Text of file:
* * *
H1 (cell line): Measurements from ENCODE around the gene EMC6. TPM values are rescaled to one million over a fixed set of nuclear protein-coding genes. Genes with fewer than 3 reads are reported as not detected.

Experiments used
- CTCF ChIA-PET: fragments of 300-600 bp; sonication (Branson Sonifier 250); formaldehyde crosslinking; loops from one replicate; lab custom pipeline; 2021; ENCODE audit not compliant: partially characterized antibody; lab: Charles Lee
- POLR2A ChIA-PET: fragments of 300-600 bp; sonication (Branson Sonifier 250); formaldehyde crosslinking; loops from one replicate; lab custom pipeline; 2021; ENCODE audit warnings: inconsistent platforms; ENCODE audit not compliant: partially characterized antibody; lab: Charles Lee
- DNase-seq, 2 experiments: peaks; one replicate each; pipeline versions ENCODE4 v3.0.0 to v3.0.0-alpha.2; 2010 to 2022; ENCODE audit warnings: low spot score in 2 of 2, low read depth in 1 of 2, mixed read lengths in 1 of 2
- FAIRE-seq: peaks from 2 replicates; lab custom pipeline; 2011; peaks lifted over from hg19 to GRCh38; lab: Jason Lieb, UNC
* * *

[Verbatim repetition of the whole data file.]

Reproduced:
H1 (cell line): Measurements from ENCODE around the gene EMC6. TPM values are rescaled to one million over a fixed set of nuclear protein-coding genes. Genes with fewer than 3 reads are reported as not detected.

Experiments used
- CTCF ChIA-PET: fragments of 300-600 bp; sonication (Branson Sonifier 250); formaldehyde crosslinking; loops from one replicate; lab custom pipeline; 2021; ENCODE audit not compliant: partially characterized antibody; lab: Charles Lee
- POLR2A ChIA-PET: fragments of 300-600 bp; sonication (Branson Sonifier 250); formaldehyde crosslinking; loops from one replicate; lab custom pipeline; 2021; ENCODE audit warnings: inconsistent platforms; ENCODE audit not compliant: partially characterized antibody; lab: Charles Lee
- DNase-seq, 2 experiments: peaks; one replicate each; pipeline versions ENCODE4 v3.0.0 to v3.0.0-alpha.2; 2010 to 2022; ENCODE audit warnings: low spot score in 2 of 2, low read depth in 1 of 2, mixed read lengths in 1 of 2
- FAIRE-seq: peaks from 2 replicates; lab custom pipeline; 2011; peaks lifted over from hg19 to GRCh38; lab: Jason Lieb, UNC